Prosecutors Want 13 Other Women To Testify In Bill Cosby Trial
Prosecutors said Tuesday they want 13 other women who have accused Bill Cosby of molesting them to testify at his upcoming felony sex assault trial.
The criminal case against the 79-year-old actor involves a single 2004 encounter at his home near Philadelphia with former Temple University employee Andrea Constand. But prosecutors can introduce evidence of other acts, even though no charges were brought in those cases, to show a pattern of behavior. Prosecutors said they reviewed accusations made against Cosby by about 50 women and concluded 13 should be allowed to testify. The defense is expected to oppose such testimony.
Constand told police that Cosby drugged and molested her. Legal experts have said a judge might allow as evidence similar allegations against Cosby in which drugs or alcohol were involved. Lawyers for Cosby disclosed in a letter provided before Tuesday’s hearing that Cosby is blind, and as a result, he may need special accommodations at his trial, Judge Steven O’Neill said.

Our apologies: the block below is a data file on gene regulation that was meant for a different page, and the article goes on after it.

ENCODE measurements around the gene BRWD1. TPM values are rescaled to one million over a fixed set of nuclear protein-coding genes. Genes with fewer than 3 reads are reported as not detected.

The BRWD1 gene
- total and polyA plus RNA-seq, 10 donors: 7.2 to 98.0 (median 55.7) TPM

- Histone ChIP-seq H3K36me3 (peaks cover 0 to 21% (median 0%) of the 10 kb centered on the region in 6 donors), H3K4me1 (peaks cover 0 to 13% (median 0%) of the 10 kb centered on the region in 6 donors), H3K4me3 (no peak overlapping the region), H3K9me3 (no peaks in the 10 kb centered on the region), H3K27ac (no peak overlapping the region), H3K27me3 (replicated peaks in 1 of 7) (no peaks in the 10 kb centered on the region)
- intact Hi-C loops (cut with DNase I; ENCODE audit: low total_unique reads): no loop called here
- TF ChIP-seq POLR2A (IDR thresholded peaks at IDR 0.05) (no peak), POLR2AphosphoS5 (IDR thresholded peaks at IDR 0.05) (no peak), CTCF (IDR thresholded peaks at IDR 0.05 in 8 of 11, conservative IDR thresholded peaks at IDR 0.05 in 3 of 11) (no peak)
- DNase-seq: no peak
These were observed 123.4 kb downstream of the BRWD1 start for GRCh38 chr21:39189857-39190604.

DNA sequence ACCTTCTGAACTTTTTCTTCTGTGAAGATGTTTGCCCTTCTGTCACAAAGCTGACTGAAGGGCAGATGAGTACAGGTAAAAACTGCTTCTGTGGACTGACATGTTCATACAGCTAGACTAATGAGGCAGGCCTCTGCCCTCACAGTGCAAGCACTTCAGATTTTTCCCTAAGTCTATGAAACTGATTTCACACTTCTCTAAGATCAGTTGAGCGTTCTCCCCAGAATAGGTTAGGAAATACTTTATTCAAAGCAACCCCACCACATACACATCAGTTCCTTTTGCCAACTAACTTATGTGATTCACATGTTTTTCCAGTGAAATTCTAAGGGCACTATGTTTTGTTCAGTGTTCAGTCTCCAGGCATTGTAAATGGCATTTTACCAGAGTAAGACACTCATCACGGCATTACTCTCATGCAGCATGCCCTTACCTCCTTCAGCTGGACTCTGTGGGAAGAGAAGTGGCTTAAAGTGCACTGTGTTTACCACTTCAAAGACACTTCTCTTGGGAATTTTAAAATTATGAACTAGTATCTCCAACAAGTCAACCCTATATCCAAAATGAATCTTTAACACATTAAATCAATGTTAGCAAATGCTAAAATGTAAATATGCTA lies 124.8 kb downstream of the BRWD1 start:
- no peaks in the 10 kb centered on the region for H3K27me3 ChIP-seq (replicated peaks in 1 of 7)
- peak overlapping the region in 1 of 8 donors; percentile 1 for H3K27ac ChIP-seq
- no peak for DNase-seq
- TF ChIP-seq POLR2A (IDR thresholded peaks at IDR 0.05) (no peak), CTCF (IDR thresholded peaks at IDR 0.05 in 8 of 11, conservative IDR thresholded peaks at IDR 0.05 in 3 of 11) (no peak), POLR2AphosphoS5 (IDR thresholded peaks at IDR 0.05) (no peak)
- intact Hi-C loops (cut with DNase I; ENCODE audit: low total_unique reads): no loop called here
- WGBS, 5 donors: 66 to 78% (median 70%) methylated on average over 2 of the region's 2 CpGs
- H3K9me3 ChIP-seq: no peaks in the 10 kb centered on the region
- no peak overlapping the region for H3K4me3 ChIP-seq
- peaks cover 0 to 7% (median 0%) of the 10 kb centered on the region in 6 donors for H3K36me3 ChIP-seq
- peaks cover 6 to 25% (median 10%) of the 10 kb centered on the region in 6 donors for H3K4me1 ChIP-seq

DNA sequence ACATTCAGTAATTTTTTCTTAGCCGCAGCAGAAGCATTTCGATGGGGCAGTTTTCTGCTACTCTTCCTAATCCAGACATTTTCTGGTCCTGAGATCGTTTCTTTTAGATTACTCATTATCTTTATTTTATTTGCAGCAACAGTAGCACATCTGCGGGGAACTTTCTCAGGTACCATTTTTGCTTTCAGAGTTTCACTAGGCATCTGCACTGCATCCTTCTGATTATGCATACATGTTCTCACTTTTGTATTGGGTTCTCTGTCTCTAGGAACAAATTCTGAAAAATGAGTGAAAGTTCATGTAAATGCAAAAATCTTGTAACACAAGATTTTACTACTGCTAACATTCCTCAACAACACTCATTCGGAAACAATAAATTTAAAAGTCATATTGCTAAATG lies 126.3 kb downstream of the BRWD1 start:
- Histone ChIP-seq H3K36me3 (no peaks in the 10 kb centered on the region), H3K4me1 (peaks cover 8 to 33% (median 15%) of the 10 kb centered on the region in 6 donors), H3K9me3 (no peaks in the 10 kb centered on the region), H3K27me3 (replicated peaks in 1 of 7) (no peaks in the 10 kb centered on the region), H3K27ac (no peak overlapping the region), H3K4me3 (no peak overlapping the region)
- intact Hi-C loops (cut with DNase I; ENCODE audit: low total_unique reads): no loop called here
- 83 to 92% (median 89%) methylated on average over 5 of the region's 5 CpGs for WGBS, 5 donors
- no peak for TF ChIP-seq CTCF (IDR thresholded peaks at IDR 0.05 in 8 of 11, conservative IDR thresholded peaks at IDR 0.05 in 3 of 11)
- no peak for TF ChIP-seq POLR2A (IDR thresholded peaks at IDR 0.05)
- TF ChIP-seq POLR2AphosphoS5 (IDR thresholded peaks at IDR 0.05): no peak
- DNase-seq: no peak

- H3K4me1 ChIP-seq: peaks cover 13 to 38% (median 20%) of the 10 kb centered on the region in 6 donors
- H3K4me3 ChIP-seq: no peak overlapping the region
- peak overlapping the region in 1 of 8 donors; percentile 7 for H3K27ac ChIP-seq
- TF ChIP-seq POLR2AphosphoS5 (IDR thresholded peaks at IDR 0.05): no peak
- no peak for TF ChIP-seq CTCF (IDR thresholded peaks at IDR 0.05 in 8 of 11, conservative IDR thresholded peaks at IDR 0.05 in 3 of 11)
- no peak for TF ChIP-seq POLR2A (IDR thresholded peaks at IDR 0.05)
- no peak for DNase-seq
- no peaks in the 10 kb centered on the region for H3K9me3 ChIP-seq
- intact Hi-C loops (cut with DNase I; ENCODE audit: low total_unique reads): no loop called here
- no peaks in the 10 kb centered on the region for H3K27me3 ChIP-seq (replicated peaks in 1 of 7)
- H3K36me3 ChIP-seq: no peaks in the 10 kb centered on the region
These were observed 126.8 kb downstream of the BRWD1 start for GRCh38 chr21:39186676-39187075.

Cosby was arrested in December after the investigation into the allegation Constand first brought in 2005 was reopened, following disclosure of the entertainer’s testimony in a civil lawsuit and a stream of new allegations by women going back decades. Cosby looked noticeably healthier as he walked into court for the pretrial conference. He clutched an aide’s arm but didn’t have the wooden cane he’s used at past hearings.
Cosby’s eyes appeared less milky and he seemed more engaged and animated as he spoke with his legal team. A trial date has not yet been set, though the judge indicated that he wanted one to start before June.
Lead defense lawyer Brian McMonagle said at the hearing Tuesday that he has other trials booked until June. But the judge said McMonagle might have to review his schedule and look for an earlier date.